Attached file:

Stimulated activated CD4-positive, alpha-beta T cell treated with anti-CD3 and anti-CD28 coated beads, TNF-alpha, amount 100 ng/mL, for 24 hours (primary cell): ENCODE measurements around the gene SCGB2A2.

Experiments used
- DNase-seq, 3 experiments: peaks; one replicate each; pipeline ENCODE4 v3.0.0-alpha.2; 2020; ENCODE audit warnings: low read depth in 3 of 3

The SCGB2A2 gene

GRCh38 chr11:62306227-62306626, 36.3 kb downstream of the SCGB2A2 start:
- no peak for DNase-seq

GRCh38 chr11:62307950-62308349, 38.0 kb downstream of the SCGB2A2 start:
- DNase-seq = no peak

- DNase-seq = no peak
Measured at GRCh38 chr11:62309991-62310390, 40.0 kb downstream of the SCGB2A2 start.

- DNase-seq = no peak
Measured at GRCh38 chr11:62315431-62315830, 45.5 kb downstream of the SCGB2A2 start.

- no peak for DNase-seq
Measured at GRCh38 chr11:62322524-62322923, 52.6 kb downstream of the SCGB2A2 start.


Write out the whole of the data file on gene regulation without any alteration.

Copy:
Stimulated activated CD4-positive, alpha-beta T cell treated with anti-CD3 and anti-CD28 coated beads, TNF-alpha, amount 100 ng/mL, for 24 hours (primary cell): ENCODE measurements around the gene SCGB2A2.

Experiments used
- DNase-seq, 3 experiments: peaks; one replicate each; pipeline ENCODE4 v3.0.0-alpha.2; 2020; ENCODE audit warnings: low read depth in 3 of 3

The SCGB2A2 gene

GRCh38 chr11:62306227-62306626, 36.3 kb downstream of the SCGB2A2 start:
- no peak for DNase-seq

GRCh38 chr11:62307950-62308349, 38.0 kb downstream of the SCGB2A2 start:
- DNase-seq = no peak

- DNase-seq = no peak
Measured at GRCh38 chr11:62309991-62310390, 40.0 kb downstream of the SCGB2A2 start.

- DNase-seq = no peak
Measured at GRCh38 chr11:62315431-62315830, 45.5 kb downstream of the SCGB2A2 start.

- no peak for DNase-seq
Measured at GRCh38 chr11:62322524-62322923, 52.6 kb downstream of the SCGB2A2 start.